Of course you want to show and share your film photos just like other photographers. The only way to do this is to first scan the negatives. Now you have a digital version of them, but that doesn't make them the same as digital photographs. In most cases, you don't have to edit them or you don't want to edit them. By choosing a certain type of film you have already made the decision of the colouring and if you wished for a different one you could have taken another film roll. Of course you can edit them, as well, but choosing the colouring in the first place makes it a lot easier. You don't have raw photos that need the editing afterwards. You already made the photo as it is supposed to be.

Leaving the technical aspects behind, I always think of film photography as some kinds of magic. You take the photo, but it takes a while until you can see the result. It often happens to me that it takes weeks until a roll is exposed, so that I already forgot what I took photos of in the very beginning. The excitement that comes along with when you pick up the developed negatives and get to take the first glimpse of the photographs is of a special kind. It is mixed with a certain fear that maybe there is nothing on the film, because you chose the wrong settings. It may sound like a drawback, but this mix of feelings (which is even stronger when you develop the films yourself) is bittersweet. Most of the time it is without any reason and your photos are perfectly fine. The one time your fear comes true is sad, of course, but it helps you learn from it and grow.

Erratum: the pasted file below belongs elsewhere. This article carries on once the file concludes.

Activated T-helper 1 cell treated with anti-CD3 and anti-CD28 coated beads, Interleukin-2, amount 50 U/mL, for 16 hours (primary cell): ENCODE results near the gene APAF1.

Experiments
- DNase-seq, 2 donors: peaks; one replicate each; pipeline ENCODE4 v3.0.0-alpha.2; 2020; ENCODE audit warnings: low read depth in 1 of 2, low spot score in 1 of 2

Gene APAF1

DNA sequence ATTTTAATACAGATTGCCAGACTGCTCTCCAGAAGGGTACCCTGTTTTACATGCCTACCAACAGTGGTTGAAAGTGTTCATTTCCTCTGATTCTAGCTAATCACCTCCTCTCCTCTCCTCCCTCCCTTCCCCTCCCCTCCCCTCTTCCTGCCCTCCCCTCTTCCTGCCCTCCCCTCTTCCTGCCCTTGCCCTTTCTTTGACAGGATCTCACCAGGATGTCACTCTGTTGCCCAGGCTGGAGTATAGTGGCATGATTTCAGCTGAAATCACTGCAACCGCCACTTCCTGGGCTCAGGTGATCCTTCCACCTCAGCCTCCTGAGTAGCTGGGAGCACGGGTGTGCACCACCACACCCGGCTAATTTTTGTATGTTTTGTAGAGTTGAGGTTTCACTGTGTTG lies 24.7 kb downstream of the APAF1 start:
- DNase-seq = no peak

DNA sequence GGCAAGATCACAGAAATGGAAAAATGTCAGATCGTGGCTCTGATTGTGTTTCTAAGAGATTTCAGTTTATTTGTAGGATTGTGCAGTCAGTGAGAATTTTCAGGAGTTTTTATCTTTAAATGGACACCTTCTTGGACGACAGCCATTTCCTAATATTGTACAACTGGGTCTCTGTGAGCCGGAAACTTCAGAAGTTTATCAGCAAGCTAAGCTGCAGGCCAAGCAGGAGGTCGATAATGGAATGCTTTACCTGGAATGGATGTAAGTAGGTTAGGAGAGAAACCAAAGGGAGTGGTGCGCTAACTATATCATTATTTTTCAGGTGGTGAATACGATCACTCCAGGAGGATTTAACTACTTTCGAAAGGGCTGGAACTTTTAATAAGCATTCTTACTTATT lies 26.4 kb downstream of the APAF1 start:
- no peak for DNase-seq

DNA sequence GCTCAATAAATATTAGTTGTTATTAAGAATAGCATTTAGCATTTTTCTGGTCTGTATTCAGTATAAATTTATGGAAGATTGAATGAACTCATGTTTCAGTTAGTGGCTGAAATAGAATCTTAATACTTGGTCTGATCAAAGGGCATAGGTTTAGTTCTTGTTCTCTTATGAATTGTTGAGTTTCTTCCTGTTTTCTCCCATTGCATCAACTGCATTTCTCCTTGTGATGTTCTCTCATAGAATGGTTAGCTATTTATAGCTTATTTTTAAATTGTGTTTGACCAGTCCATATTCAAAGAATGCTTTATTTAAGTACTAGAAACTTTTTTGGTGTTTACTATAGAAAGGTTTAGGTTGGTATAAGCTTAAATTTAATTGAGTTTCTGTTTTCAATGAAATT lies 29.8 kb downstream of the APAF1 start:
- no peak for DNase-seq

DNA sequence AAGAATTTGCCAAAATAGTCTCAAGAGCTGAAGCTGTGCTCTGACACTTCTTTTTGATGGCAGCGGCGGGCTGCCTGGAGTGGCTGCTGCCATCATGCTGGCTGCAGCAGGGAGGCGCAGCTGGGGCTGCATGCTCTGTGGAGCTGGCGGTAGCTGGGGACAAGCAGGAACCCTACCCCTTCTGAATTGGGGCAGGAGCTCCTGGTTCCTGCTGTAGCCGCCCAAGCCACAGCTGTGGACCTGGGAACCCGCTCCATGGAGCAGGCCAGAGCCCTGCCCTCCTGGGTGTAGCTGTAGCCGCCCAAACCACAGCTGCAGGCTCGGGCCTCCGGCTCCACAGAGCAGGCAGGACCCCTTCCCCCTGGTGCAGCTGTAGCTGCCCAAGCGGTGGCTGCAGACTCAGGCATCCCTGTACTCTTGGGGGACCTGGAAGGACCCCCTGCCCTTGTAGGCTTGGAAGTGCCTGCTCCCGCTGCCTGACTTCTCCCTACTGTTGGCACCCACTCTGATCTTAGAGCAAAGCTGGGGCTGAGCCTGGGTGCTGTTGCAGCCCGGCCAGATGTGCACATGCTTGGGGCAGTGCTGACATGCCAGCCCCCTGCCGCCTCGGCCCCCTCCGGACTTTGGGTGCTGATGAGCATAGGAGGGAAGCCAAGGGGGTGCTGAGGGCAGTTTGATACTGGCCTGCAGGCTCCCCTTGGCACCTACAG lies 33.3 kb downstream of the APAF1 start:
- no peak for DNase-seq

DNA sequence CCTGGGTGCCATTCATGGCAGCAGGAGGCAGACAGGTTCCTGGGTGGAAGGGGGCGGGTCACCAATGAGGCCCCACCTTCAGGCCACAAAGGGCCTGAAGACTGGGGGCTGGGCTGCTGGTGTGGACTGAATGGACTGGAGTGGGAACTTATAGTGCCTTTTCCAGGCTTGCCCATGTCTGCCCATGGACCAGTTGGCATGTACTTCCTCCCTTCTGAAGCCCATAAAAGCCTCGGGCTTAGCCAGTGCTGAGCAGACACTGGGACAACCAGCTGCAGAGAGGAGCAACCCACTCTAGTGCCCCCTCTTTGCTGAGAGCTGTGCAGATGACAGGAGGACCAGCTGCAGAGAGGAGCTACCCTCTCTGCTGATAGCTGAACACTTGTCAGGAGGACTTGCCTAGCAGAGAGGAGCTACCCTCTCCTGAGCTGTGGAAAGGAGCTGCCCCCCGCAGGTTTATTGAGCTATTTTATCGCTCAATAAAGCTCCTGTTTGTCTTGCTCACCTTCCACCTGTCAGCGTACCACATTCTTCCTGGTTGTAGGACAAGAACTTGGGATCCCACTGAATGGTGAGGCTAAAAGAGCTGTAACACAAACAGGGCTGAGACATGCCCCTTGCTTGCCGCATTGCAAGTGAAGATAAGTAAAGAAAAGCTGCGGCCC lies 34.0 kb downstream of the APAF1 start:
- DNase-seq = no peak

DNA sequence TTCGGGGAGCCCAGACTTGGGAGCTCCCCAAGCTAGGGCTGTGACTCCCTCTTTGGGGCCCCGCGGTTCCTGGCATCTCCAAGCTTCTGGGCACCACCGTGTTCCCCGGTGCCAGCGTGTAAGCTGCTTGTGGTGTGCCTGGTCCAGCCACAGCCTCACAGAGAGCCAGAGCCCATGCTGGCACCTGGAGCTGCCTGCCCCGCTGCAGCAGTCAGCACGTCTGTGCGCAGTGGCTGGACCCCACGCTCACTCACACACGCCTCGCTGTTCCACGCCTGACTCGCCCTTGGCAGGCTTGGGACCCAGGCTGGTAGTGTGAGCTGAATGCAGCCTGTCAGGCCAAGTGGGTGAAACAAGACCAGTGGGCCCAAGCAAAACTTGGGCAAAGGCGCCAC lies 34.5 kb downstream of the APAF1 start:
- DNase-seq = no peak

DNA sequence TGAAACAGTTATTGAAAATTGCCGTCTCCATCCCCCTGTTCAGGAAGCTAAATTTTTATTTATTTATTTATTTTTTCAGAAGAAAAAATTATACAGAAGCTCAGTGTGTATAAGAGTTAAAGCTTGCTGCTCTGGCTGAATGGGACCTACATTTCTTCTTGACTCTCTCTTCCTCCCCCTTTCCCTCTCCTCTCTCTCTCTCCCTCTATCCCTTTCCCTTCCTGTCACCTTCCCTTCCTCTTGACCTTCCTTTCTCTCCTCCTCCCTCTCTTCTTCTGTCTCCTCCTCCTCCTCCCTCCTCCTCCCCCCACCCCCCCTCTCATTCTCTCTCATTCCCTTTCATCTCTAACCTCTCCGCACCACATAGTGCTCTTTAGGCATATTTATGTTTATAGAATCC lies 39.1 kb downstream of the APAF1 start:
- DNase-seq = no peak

Many people say analogue photography is going to die. I don't agree. I would rather say that analogue photography won't be replaced with digital photography as these two are different from each other. That is something that might sound strange at first glance, but if you think about it, you will understand.

See more of her work at:

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Tuesday, March 3, 2015

Dog Portrait

Dog is always a lovely pet and a close friend with us. Like us, some of them love to be photographed so much and also know to make a good pose for shooting.

it's a boy. by chillhiro

dude by tomasito1968

Bono by byfer / Fernando Ocaña

63200008 by 江茶米

Blad by DowntownRickyBrown

Untitled by Bazzerio

Stella - 178mm Aero Ektar - 4x5 Arista 400 by Zach Boumeester

Flint on Film - our young Lurcher captured by the Kodak Retinette by Trojan_Llama

495 by kajico**

Scout by Benjamin Postlewait

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Luis Rojas Contreras - 5 things I love about Film

Luis Rojas Contreras is a 25-year-old Chilean photographer, based-in La Serena. He first got into photography since he was little, and currently shoots both film and digital.

Luis who has just been featured on our website shoot mainly portrait and self-portrait. He has a lot of reasons to keep his passion on shooting film and here are 5 main ones he would like to share with us.

1. I love the power of colour and grain mixed with the warm light of sunset.

2. The surprise of the magic!

3. I love the melancholy and warm feeling. it's like treasure a little bit of time.

4. The freedom to experiment and explore with the film, there is no truly limits.

5. It is a lifestyle and constant learning.

See more of his work at: